If she didn’t lie on TV, of course it makes sense for her to lie to you and make it seem like it was fake. If you publicly give yourself a bad name and get the opportunity to say it was all fake, then any weak person will take advantage of that to make that negativity go away.

    Either way, you and her are in a catch 22, so I cannot extend any credibility to you.

  10. [...] you look at the reviews for it, you’ll find that a majority of them are positive. And I found another blog post that talks about the claims Taffer made on the episode of “Bar Rescue” where Piratz [...]

  11. Jaybird1103 says:

    Pro wrestling (or in Vince McMahon’s case, sports entertainment) is more realistic than many of these so-called “reality shows”. It can’t be reality if you are told to lie and play a part, it’s therefore scripted and not real. Except for TNA Wrestling, I have lost all respect for Spike TV, Jon Taffer, and a man whom I thought was one of the up and coming young geniuses in TV today, producer JD Roth. To Spike TV, Mr. Taffer, Mr. Roth, and the rest of the Bar Rescue staff, my cow died, so I don’t need either your bull or the crap that goes with it! BTW, I hope these so-called reality shows like Bar Rescue, Honey Boo Boo, Dance Moms, and Buckwild will soon be sleeping with the fishes in Davy Jones’ (the Pirate, not the recently deceased Monkee) locker.

    • khutch636 says:

      I don’t know why you are so convinced these shows are scripted when I for one, have already said I was on Bar Rescue, and we were never scripted. You are hearing that it is scripted by the only disgruntled group of rescuees there are.

      Either way, I don’t care what you believe, but to put down Jon Taffer when he is the #1 bar and restaurant consultant in the country is a little ridiculous. The man and his team know what they are talking about.

      Lastly, pretty uncouth to mention Buckwild and “sleeping with the fishes” in the same sentence considering that one of their cast members was just found dead.

  12. jorjeen says:

    It was obvious from the start that this bar needed help, that the owner knew her Piratz’ ship was sinking! (Yes, pun intended!) If her business was thriving, then why would she even permit Bar Rescue to come in to film & make changes! If it was working, there would be no need for a rescue! It’s not so hard to believe that some of the show was set up! I don’t care who you are, a camera is not going to follow you around and find every-day life so fascinating–whether you’re a pirate or not! Of course, there is some guidance. That is the reason reality television works!
    The PROFESSIONAL chef– “Professional” being the key word–tasted the spicy hot dish, and you could just see by the look on his face that there was nothing edible about that dish! Even the cook–mind you after his comment “Why do I need to taste the food”–ended up spitting it into the trash can!
    It was obvious from the start that the staff was kicking & dragging their feet throughout the whole “Rescue”! It was as if their ship was out at sea for years, and when they finally hit land, they could not accept the world that had changed since their inital cast-off! Long gone are the days of Happy Days, The Cosby Show & even Married with Children! People do not want to watch these shows that occur on stages filled with laugh tracks!
    I do agree that maybe the change from something so fun to something so serious, pirate to corporate, was a bit drastic for these buccaneers! But come on, this business was failing for a reason! In this day & age, it’s “All About the Benjamins” & gone are the days of “It’s a Pirate’s Life For Me”!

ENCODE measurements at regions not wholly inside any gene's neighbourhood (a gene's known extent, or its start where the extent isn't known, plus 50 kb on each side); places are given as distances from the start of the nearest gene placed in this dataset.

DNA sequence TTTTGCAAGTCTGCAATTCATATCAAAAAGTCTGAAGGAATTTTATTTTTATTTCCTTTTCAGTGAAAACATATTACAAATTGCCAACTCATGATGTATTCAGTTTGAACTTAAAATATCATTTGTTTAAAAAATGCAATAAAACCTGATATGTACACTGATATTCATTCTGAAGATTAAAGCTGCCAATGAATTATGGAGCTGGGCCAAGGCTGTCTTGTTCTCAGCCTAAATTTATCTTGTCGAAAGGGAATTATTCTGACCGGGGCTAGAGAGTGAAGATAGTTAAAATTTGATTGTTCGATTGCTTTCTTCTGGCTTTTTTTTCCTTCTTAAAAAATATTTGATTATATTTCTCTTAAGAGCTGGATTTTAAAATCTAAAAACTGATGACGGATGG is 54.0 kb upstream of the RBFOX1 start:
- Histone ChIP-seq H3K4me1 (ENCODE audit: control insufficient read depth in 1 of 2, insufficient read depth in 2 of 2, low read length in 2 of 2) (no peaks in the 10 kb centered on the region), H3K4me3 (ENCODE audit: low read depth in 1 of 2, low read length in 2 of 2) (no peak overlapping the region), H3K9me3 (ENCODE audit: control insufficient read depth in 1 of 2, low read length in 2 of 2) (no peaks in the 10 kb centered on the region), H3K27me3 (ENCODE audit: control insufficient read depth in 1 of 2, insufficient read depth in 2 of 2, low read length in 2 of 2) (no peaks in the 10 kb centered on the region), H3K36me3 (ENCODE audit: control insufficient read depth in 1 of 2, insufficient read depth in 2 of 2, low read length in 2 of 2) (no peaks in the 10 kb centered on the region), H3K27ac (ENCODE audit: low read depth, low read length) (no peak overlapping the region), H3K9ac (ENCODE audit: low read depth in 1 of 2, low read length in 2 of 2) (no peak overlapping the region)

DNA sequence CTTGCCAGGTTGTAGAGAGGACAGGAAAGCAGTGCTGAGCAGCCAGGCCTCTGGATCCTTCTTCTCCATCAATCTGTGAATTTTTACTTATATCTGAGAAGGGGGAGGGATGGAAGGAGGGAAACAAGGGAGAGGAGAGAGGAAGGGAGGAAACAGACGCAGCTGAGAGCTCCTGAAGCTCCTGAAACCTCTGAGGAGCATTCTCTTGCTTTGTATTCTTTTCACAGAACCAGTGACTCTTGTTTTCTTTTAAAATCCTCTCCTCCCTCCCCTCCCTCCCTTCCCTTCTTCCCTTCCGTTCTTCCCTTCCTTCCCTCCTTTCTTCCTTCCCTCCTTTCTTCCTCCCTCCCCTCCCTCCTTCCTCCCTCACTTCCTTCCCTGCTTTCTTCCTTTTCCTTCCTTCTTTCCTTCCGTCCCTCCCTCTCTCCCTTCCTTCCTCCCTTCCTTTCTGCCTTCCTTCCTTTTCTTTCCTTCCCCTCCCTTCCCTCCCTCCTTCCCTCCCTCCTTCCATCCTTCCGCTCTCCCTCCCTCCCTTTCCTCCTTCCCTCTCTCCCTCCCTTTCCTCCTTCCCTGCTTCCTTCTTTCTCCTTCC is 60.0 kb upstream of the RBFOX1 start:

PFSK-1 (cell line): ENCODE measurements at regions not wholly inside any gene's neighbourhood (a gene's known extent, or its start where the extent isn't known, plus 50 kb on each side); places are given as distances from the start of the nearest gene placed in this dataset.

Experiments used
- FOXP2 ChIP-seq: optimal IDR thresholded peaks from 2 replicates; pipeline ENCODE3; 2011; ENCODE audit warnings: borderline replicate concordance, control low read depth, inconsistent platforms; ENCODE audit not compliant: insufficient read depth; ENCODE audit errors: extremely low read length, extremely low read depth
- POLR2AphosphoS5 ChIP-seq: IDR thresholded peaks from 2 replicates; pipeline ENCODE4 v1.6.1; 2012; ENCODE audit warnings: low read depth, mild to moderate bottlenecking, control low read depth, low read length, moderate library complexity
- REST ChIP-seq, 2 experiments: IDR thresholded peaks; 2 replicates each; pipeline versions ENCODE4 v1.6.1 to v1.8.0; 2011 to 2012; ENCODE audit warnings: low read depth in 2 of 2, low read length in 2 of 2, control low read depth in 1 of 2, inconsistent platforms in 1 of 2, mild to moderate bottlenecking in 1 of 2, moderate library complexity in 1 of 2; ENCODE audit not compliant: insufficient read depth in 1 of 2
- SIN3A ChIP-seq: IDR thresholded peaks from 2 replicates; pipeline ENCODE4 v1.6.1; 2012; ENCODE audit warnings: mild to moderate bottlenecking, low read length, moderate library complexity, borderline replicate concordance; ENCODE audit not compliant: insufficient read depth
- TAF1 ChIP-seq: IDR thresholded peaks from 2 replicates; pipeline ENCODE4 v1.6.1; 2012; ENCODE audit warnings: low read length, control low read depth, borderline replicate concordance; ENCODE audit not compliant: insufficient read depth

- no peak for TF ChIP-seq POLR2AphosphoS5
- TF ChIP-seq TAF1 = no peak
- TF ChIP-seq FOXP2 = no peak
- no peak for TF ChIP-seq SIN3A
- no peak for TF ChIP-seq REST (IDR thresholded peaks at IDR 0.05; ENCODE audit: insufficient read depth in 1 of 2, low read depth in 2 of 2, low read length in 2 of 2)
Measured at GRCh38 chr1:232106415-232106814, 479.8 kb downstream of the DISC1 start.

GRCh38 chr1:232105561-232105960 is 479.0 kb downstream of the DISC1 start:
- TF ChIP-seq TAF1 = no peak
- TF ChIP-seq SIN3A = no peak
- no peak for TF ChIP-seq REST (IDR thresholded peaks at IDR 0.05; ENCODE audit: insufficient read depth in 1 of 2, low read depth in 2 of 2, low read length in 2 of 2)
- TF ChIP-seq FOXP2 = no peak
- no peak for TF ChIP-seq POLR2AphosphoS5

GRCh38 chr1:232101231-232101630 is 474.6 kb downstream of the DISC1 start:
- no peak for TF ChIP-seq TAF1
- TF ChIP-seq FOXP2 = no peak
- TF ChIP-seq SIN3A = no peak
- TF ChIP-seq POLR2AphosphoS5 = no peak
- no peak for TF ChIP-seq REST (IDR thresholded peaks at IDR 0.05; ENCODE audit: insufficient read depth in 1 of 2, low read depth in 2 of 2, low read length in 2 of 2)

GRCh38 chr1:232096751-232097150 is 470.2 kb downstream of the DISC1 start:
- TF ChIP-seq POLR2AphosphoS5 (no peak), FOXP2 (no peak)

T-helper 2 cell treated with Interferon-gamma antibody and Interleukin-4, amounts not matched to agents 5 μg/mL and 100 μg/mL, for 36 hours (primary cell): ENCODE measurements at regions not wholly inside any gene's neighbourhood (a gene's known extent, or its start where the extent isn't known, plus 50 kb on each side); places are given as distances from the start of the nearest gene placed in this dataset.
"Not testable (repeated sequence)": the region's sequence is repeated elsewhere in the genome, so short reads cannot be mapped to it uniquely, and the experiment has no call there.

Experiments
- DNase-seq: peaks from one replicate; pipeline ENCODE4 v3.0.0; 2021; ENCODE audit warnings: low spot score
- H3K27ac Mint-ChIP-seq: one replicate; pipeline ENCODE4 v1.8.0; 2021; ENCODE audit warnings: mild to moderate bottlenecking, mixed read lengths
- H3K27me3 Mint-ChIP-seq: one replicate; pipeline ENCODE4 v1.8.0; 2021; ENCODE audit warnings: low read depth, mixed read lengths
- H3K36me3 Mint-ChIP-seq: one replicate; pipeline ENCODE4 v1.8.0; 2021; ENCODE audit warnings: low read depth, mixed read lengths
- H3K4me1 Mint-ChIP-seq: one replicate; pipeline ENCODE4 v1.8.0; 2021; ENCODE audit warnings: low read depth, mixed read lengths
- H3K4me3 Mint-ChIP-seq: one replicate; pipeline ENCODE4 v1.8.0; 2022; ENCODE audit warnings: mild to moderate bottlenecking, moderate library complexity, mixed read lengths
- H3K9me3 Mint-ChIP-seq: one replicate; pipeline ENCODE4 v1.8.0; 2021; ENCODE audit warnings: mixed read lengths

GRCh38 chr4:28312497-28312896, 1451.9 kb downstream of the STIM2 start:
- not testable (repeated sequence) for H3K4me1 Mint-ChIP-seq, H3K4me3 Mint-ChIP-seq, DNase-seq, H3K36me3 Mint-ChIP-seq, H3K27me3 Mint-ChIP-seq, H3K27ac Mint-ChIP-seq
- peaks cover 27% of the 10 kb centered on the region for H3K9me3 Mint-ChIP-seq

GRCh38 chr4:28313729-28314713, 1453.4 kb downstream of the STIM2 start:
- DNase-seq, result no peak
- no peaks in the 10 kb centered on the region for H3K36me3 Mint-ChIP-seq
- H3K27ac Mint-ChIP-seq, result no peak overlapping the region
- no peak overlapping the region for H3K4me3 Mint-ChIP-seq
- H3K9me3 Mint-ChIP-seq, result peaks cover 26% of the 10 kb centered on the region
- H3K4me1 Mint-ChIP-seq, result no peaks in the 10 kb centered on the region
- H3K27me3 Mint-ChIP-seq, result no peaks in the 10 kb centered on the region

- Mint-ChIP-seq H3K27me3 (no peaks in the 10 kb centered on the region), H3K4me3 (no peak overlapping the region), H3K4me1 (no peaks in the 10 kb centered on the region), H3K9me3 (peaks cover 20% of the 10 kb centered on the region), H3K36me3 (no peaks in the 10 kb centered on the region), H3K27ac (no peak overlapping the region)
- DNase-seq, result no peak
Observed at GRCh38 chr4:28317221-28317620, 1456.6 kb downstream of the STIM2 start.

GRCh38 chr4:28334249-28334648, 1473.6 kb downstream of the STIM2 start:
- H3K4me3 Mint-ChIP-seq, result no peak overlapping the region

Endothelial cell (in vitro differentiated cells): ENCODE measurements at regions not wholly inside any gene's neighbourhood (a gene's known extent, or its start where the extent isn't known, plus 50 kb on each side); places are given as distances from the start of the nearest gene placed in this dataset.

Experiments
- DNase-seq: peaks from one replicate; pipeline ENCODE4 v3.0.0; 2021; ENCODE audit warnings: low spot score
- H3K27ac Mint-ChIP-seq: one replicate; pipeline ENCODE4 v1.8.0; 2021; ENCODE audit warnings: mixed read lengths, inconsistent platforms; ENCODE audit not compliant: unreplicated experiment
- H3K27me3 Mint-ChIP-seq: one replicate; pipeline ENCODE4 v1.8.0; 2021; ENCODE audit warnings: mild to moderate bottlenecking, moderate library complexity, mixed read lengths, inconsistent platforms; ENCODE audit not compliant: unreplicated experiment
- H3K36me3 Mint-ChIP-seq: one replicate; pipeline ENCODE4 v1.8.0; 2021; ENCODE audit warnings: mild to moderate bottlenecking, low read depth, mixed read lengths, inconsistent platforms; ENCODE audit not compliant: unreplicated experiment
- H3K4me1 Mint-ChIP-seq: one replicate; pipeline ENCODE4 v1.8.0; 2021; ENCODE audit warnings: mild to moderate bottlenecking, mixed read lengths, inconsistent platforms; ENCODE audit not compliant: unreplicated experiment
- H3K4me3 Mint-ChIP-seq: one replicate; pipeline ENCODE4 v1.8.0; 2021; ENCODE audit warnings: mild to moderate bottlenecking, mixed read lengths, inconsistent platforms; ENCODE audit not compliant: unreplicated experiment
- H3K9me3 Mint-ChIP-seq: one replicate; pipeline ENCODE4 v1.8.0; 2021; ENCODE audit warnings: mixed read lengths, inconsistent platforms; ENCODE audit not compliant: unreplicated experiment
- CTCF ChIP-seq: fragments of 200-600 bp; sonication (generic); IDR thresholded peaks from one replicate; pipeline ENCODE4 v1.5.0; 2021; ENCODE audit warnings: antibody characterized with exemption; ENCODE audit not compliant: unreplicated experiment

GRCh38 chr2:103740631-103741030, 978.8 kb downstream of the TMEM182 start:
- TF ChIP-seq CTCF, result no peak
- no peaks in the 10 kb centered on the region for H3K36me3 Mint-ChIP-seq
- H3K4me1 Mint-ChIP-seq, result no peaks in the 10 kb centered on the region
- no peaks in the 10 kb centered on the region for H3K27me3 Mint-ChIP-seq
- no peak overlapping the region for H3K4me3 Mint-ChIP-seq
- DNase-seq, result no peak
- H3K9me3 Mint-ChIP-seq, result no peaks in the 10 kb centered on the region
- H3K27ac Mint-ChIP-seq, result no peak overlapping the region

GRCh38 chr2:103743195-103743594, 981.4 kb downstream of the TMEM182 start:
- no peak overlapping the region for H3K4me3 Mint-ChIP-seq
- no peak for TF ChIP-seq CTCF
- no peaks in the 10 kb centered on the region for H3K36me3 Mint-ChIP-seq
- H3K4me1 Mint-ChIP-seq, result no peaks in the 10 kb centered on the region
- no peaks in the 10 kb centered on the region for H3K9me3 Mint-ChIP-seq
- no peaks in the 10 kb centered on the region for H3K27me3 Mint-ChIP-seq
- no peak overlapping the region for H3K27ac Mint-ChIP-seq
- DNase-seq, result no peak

Because of the obvious lack of enthusiasm at becoming a thriving business & lack of appreciation for the guidance to bring this place out of the 1800s, it’s just a matter of time before this buisness & the closed-minded owner will be walking the plank!

  13. xanax15mg says:

    I’m confused why you reject the entire show as staged for 5 days and are so willing to believe the employees based upon “spending a long time” with the staff. There is a psychological principle known as the “confirmation bias”, which you and the Piratz staff appears to fall victim to. It’s much easier to believe what you want to rather than objective evidence. Did you ask Tracey to see their books for the past few months you were there? And if you want to stay with the “faking” theme, why do you not use it the other way around that the bar staged and faked how bad things were going just to get on tv? That hardly would make them more noble than the show.

  14. frankaddison says:

    I lived in a suburb of Dallas called Plano for several years. We had a “corporate” type bar and grille called. I go there all the time. Its a great place to network with other professionals. I don’t understand why the person that wrote this blog is so against that concept.

    • Noah Murphy says:

      I’m not against it at all. The problem is context of the show, its the worst possible thing Jon could’ve done.

  15. mijones says:

    I agree with the the change from a pirate bar to a corporate bar being drastic and unnecessary. I think it was done on purpose to create conflict since the owners and employees of a pirate bar would obviously be uncomfortable with that change. While I’m sure some of the show is scripted, just like any reality show, I doubt it’s to the extent that Piratz claims. The people that show up for these shows in the stress test and cold open are not actors. I’ve been in an area where they redid a restaurant. The show puts out a notice that they will be in town and asks possible customers to make reservations ahead of time for both the stress test and opening.